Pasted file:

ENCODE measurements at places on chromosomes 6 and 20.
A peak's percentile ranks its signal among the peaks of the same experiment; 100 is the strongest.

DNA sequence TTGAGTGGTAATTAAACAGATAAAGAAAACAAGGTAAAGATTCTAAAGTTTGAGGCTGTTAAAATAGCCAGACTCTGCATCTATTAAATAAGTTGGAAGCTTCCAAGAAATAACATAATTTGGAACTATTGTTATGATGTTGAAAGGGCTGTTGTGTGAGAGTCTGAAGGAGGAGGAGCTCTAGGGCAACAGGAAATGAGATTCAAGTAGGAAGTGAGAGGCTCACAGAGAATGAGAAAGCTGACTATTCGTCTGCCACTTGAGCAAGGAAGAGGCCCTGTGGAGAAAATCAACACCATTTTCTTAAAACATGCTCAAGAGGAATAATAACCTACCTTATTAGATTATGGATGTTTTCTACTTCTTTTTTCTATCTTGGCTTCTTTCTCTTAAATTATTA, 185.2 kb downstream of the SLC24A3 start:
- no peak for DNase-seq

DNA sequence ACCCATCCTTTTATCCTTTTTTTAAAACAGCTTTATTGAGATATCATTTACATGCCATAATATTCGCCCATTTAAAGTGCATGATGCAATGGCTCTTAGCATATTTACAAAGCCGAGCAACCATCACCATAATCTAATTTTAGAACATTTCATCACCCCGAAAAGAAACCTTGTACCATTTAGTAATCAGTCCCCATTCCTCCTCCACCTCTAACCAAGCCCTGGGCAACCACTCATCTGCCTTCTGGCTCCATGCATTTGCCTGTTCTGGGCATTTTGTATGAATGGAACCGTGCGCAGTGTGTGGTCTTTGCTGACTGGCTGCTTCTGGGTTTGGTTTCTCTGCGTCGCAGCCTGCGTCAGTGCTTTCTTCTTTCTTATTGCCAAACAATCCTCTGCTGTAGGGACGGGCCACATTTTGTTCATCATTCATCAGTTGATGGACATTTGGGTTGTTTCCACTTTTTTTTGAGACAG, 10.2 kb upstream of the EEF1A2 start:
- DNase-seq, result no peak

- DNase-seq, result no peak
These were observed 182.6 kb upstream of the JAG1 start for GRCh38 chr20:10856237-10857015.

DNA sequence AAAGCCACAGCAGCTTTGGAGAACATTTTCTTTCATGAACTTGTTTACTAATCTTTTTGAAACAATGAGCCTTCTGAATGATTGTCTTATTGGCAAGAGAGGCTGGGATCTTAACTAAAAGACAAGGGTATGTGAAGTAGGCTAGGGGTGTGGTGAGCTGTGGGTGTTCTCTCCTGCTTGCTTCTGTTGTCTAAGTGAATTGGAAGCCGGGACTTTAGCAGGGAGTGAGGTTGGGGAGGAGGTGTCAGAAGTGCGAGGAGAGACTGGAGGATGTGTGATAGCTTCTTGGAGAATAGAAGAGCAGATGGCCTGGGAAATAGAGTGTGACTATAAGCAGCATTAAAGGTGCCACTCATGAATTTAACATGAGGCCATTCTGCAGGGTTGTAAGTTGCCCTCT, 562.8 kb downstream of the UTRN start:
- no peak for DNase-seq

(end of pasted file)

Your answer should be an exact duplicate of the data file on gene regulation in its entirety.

ENCODE measurements at places on chromosomes 6 and 20.
A peak's percentile ranks its signal among the peaks of the same experiment; 100 is the strongest.

DNA sequence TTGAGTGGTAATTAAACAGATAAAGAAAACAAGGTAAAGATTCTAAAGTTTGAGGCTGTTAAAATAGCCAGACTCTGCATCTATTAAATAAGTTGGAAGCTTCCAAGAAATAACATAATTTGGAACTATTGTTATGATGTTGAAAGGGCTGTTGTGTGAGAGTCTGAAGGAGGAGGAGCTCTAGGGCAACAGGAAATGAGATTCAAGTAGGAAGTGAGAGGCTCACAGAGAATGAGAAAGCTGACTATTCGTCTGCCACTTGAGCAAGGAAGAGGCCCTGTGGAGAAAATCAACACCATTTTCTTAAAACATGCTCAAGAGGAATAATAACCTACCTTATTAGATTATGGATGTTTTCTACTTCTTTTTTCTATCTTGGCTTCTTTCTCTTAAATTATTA, 185.2 kb downstream of the SLC24A3 start:
- no peak for DNase-seq

DNA sequence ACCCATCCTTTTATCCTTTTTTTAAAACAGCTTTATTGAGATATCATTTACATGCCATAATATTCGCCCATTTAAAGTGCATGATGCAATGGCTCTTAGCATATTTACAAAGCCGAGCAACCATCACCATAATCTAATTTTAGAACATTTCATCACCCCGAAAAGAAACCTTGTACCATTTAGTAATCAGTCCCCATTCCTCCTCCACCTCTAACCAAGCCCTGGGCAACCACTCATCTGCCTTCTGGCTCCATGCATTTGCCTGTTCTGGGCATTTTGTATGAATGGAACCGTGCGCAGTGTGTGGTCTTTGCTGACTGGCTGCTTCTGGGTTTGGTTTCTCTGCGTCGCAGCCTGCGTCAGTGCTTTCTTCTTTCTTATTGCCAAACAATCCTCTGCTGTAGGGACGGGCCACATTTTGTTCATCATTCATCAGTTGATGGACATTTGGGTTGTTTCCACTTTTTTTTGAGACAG, 10.2 kb upstream of the EEF1A2 start:
- DNase-seq, result no peak

- DNase-seq, result no peak
These were observed 182.6 kb upstream of the JAG1 start for GRCh38 chr20:10856237-10857015.

DNA sequence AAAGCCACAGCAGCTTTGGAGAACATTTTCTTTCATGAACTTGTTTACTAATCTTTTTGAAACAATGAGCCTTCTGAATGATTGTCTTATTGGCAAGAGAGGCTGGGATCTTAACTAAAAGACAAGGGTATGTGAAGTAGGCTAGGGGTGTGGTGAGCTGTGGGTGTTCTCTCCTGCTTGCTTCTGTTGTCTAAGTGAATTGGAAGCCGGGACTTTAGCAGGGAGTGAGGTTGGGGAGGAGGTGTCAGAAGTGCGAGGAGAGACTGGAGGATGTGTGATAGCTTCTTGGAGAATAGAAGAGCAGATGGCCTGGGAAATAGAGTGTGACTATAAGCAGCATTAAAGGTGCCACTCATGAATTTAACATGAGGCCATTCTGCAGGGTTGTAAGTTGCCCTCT, 562.8 kb downstream of the UTRN start:
- no peak for DNase-seq